Maria Goranova’s latest research project drew inspiration from an unlikely source: Viola Davis. Goranova was watching the 2015 Emmy Awards show when Davis said something striking in her acceptance speech.
“The only thing separating women of color from anyone else is the lack of opportunity,” Davis said.
Goranova is an associate professor at the Lubar School of Business with an expertise in corporate governance. Her research analyzes the management and guidance provided by boards of directors and shareholder activism.
Davis’ speech motivated Goranova to consider the representation of minority women on corporate boards.
“I thought, let me take a look,” Goranova said. “And I took a look, and I was surprised. I expected to see progress.”
In 2017, women occupied just 22 percent of seats on the boards of the companies in the S&P 500 index. With boards averaging 11 people, many times there are just one or two women in the room.
“Women are just above token status on the boards,” Goranova said.
And it’s even worse for minority women. Of the 5,406 board seats on the S&P 500, women of color occupied just 3.3 percent: African-American women held 120, Asian-American women 50 and Latina/Hispanic women 31.
And, Goranova says, S&P 500 boards are generally more diverse than the boards of midsize and small companies.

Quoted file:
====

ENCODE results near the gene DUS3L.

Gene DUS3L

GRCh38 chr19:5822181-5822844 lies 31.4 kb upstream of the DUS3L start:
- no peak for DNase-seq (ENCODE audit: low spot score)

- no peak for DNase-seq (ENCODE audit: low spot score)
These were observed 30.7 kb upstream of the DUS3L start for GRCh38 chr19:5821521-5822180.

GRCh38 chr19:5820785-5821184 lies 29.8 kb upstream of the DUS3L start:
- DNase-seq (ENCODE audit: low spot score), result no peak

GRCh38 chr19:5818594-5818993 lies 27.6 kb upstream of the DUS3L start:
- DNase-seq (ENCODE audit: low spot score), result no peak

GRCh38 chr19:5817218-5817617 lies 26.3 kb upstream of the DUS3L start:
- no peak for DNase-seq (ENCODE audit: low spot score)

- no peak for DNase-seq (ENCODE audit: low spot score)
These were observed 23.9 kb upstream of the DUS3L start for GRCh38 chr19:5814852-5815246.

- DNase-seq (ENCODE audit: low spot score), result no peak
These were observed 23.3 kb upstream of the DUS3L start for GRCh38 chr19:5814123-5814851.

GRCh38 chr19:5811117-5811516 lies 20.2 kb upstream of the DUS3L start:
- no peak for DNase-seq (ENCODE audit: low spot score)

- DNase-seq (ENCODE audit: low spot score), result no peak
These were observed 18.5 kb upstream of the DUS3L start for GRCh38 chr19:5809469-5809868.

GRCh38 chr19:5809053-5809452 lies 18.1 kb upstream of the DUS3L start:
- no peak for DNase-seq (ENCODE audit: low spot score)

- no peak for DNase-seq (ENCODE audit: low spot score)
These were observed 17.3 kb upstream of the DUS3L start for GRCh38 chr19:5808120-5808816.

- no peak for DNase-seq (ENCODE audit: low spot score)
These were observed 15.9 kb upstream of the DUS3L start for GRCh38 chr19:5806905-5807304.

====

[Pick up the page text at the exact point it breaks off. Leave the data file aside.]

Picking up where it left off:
Loss of perspective
That’s a problem, Goranova said, in a country that is becoming more racially diverse. According to the Pew Research Center, by 2050 no race in America will represent as much as 50 percent of the population.
The purpose of a board of directors is to provide oversight of a business, set the tone at the top and manage executive succession. Bringing diverse perspectives is thus critical. Board members are elected to their position by shareholders in the business.
Goranova argues there are a multitude of factors that explain why trends for minority female directors have not kept up with progress made in education: from double-edge bias against women of color and lack of women CEOs and female executives in high-paid positions, to the even larger wealth and wage gap faced by minority females.
Lubar and other MBA programs are attracting greater numbers of women than previously, but researchers still find a wage gap for MBA graduates, Goranova said.
“Educational progress has been made, but possibly not into the high-paying positions,” she said.
California is attempting to address the representation issue with a new state law that requires the boards of every publicly listed company with its headquarters in the state must include at least one woman by the end of 2019. By 2021, that requirement rises to three women for boards of six or more people.
At that point, women’s influence would reach what Goranova calls “critical mass,” where their voices would carry enough weight to influence the boards’ direction. This requirement, however, does not address the challenges and issues of tokenism faced by minority women.